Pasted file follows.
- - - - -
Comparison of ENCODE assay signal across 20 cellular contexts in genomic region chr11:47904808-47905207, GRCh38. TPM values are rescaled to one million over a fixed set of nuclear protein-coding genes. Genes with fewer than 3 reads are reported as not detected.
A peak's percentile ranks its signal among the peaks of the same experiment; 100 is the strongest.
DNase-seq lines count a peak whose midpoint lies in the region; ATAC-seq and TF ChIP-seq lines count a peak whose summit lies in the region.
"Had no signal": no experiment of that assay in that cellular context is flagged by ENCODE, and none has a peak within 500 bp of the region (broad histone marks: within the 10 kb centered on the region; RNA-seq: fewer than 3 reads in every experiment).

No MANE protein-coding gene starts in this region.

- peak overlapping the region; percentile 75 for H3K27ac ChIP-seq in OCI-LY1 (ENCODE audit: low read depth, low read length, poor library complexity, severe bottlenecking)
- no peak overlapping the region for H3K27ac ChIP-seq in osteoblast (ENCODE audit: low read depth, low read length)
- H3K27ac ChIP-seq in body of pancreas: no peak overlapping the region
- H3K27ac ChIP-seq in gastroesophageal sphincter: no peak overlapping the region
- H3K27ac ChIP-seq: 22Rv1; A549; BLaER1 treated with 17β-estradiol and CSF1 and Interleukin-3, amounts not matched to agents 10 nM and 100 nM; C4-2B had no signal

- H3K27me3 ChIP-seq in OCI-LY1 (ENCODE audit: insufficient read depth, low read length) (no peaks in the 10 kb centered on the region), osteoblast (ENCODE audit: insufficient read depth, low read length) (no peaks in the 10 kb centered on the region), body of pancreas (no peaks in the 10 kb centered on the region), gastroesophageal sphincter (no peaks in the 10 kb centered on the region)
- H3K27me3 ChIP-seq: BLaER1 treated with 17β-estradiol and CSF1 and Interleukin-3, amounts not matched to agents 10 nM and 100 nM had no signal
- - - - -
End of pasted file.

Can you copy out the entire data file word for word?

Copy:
Comparison of ENCODE assay signal across 20 cellular contexts in genomic region chr11:47904808-47905207, GRCh38. TPM values are rescaled to one million over a fixed set of nuclear protein-coding genes. Genes with fewer than 3 reads are reported as not detected.
A peak's percentile ranks its signal among the peaks of the same experiment; 100 is the strongest.
DNase-seq lines count a peak whose midpoint lies in the region; ATAC-seq and TF ChIP-seq lines count a peak whose summit lies in the region.
"Had no signal": no experiment of that assay in that cellular context is flagged by ENCODE, and none has a peak within 500 bp of the region (broad histone marks: within the 10 kb centered on the region; RNA-seq: fewer than 3 reads in every experiment).

No MANE protein-coding gene starts in this region.

- peak overlapping the region; percentile 75 for H3K27ac ChIP-seq in OCI-LY1 (ENCODE audit: low read depth, low read length, poor library complexity, severe bottlenecking)
- no peak overlapping the region for H3K27ac ChIP-seq in osteoblast (ENCODE audit: low read depth, low read length)
- H3K27ac ChIP-seq in body of pancreas: no peak overlapping the region
- H3K27ac ChIP-seq in gastroesophageal sphincter: no peak overlapping the region
- H3K27ac ChIP-seq: 22Rv1; A549; BLaER1 treated with 17β-estradiol and CSF1 and Interleukin-3, amounts not matched to agents 10 nM and 100 nM; C4-2B had no signal

- H3K27me3 ChIP-seq in OCI-LY1 (ENCODE audit: insufficient read depth, low read length) (no peaks in the 10 kb centered on the region), osteoblast (ENCODE audit: insufficient read depth, low read length) (no peaks in the 10 kb centered on the region), body of pancreas (no peaks in the 10 kb centered on the region), gastroesophageal sphincter (no peaks in the 10 kb centered on the region)
- H3K27me3 ChIP-seq: BLaER1 treated with 17β-estradiol and CSF1 and Interleukin-3, amounts not matched to agents 10 nM and 100 nM had no signal